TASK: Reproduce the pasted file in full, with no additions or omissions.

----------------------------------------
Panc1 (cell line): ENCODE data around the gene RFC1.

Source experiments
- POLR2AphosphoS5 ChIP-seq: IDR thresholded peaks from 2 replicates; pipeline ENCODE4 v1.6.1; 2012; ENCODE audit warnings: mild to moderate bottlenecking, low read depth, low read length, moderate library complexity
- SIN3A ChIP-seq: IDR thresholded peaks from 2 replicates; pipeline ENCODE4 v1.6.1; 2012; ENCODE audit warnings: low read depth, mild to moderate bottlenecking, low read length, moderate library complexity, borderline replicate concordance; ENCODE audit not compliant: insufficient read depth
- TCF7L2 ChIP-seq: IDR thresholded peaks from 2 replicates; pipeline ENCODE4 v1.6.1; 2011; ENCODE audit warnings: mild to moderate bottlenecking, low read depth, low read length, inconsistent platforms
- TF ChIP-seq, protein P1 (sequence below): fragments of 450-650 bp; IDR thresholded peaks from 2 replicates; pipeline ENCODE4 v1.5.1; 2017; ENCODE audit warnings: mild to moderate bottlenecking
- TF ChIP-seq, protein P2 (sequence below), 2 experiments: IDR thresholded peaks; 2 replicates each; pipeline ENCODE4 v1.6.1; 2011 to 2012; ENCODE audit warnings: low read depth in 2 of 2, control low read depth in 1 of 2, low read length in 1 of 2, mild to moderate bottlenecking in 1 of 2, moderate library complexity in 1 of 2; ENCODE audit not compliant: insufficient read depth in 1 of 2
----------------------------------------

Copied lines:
Panc1 (cell line): ENCODE data around the gene RFC1.

Source experiments
- POLR2AphosphoS5 ChIP-seq: IDR thresholded peaks from 2 replicates; pipeline ENCODE4 v1.6.1; 2012; ENCODE audit warnings: mild to moderate bottlenecking, low read depth, low read length, moderate library complexity
- SIN3A ChIP-seq: IDR thresholded peaks from 2 replicates; pipeline ENCODE4 v1.6.1; 2012; ENCODE audit warnings: low read depth, mild to moderate bottlenecking, low read length, moderate library complexity, borderline replicate concordance; ENCODE audit not compliant: insufficient read depth
- TCF7L2 ChIP-seq: IDR thresholded peaks from 2 replicates; pipeline ENCODE4 v1.6.1; 2011; ENCODE audit warnings: mild to moderate bottlenecking, low read depth, low read length, inconsistent platforms
- TF ChIP-seq, protein P1 (sequence below): fragments of 450-650 bp; IDR thresholded peaks from 2 replicates; pipeline ENCODE4 v1.5.1; 2017; ENCODE audit warnings: mild to moderate bottlenecking
- TF ChIP-seq, protein P2 (sequence below), 2 experiments: IDR thresholded peaks; 2 replicates each; pipeline ENCODE4 v1.6.1; 2011 to 2012; ENCODE audit warnings: low read depth in 2 of 2, control low read depth in 1 of 2, low read length in 1 of 2, mild to moderate bottlenecking in 1 of 2, moderate library complexity in 1 of 2; ENCODE audit not compliant: insufficient read depth in 1 of 2